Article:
It’s also no secret that I’ll ravenously devour anything Fonda Lee writes. I’ve been on the Green Bone Saga train since the beginning, and I’ve written extensively about my love of the series for anyone who will give me column inches. Jade Legacy is the third book in the series, and it absolutely sticks the landing. While I’m normally hesitant to recommend a sequel this strongly, I can’t push this one hard enough: You’ve still got plenty of time to read Jade City and Jade War in time to prepare for Jade Legacy, and it’s well worth a pre-order. Bold, revelatory, stunning.

The Other Black Girl

by Zakiya Dalila Harris

Twenty-six-year-old editorial assistant Nella Rogers is tired of being the only Black employee at Wagner Books. Fed up with the isolation and microaggressions, she's thrilled when Harlem-born and bred Hazel starts working in the cubicle beside hers. They've only just started comparing natural hair care regimens, though, when a string of uncomfortable events elevates Hazel to Office Darling, and Nella is left in the dust.

Then the notes begin to appear on Nella's desk: LEAVE WAGNER. NOW.

It's hard to believe Hazel is behind these hostile messages. But as Nella starts to spiral and obsess over the sinister forces at play, she soon realizes that there's a lot more at stake than just her career.

A whip-smart and dynamic thriller and sly social commentary that is perfect for anyone who has ever felt manipulated, threatened, or overlooked in the workplace, The Other Black Girl will keep you on the edge of your seat until the very last twist.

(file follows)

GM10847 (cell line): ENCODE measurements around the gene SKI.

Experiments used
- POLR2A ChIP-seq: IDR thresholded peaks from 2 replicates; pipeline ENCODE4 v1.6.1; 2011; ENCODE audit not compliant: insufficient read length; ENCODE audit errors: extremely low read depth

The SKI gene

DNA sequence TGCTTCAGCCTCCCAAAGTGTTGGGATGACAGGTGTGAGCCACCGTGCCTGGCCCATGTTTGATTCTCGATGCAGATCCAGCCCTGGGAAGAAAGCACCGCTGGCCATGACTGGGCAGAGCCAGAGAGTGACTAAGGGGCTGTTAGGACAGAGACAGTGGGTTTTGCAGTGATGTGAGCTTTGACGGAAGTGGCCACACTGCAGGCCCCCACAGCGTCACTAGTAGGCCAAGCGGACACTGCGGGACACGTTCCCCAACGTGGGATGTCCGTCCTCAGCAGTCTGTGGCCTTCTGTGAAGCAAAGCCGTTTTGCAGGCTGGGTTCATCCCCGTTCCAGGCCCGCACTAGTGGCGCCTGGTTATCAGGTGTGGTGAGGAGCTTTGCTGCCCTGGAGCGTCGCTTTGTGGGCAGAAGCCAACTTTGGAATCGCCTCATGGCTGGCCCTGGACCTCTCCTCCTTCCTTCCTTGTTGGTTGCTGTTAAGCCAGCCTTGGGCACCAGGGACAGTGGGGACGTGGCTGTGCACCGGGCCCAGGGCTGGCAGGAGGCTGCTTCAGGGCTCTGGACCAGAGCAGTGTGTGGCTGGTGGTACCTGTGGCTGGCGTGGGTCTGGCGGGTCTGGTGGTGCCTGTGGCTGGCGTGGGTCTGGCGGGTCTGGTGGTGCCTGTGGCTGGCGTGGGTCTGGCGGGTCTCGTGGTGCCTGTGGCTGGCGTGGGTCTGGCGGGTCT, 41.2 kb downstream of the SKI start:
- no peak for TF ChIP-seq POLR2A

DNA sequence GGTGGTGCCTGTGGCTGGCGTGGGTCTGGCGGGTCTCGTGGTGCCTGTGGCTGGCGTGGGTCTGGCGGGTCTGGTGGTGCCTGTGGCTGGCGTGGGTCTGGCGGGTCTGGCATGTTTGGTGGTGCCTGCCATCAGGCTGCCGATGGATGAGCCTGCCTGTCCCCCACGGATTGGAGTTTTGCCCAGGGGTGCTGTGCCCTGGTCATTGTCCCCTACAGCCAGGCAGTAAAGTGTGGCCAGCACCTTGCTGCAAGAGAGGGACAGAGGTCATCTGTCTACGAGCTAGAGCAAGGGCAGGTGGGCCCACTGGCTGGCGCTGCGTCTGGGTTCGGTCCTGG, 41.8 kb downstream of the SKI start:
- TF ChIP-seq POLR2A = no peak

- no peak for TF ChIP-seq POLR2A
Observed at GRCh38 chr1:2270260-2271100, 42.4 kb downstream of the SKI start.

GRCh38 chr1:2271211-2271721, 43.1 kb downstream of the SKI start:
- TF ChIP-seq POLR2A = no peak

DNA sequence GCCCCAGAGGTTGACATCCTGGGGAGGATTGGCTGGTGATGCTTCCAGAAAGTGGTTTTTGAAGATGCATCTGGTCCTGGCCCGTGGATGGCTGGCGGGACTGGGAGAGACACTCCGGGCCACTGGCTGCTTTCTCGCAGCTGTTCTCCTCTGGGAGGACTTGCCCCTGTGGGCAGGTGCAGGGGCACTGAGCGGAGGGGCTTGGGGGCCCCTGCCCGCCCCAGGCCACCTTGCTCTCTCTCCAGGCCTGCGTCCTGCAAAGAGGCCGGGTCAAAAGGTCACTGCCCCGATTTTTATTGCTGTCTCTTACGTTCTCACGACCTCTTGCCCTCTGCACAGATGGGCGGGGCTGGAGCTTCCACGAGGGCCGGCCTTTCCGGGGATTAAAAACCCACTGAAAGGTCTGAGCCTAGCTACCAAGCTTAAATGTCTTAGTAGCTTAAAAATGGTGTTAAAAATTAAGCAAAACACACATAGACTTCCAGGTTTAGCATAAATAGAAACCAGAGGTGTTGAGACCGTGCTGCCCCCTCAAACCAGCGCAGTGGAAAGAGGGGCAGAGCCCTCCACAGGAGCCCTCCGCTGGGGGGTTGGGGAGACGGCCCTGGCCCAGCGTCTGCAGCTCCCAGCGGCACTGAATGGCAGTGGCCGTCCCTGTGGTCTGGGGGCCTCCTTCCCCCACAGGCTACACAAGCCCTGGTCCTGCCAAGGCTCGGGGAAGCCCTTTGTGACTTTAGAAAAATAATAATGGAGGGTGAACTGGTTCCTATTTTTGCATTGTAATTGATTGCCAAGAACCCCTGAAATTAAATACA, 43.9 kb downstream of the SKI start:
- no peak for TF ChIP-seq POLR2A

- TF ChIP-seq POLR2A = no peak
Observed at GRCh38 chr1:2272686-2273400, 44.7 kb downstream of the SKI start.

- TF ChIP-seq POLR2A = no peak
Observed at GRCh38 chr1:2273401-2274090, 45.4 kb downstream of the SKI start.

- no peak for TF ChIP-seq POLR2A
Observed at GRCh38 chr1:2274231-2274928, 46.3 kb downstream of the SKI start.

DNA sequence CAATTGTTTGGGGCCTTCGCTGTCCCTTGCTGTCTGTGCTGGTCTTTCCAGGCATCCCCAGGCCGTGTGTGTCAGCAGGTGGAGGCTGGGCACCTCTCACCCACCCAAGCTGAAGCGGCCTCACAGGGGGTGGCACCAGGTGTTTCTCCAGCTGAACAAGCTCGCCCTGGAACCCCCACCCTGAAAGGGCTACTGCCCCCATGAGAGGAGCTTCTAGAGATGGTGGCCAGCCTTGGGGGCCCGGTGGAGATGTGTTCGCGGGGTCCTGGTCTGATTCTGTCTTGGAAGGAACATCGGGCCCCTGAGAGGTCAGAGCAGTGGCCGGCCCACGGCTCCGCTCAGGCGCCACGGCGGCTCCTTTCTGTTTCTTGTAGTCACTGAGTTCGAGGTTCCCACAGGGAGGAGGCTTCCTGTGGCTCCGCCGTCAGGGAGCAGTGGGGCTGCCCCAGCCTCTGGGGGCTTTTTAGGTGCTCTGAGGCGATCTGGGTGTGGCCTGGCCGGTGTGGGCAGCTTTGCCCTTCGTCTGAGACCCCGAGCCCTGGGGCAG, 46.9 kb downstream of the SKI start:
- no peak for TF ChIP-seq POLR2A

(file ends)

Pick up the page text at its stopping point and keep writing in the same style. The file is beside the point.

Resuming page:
The Other Black Girl is a haunting thriller that brings a lingering sense of claustrophobia into the narrative. The walls of the story close in the longer you read it, so that by the final turn, there’s nowhere to go but the end. I read this one in a fervent rush, unable to put it down for more than a few seconds at a time. I don’t want to share any details beyond the synopsis, but I will say this: be prepared to spend a lot of time looking over your shoulder after you finish this one. Taut, cutting, ingenious.

Normally I limit these posts to three books, but this month was such an embarrassment of riches, I have no choice but to share a few more highlights:

  • The Book of Accidents by Chuck Wendig - a viscerally honest and devastating exploration of cycles of abuse and trauma, as framed in a horror narrative that includes coal mines, spooky owls, and profound empathy;
  • Rabid: A Cultural History of the World's Most Diabolical Virus by Bill Wasik and Monica Murphy - a terrifying nonfiction examination of how the fear of rabies has shaped human culture;
  • A Psalm for the Wild-Built by Becky Chambers - a tender and earnestly human tale of purpose and dissatisfaction, out this month wherever books are available.

If you haven’t already, I hope you’ll consider subscribing to this newsletter. The paid subscriber community is a wonderful and supportive one, and we’re spending 2021 finding new ways to stay connected and share experiences. You can also find a list of my favorite reads of the year so far here.

You can also buy my newest book! Purchase The Echo Wife wherever books are sold.

In the meantime, care for yourself and the people around you. Believe that the world can be better than it is now. Never give up.

—Gailey

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What We Share July Wrap-up →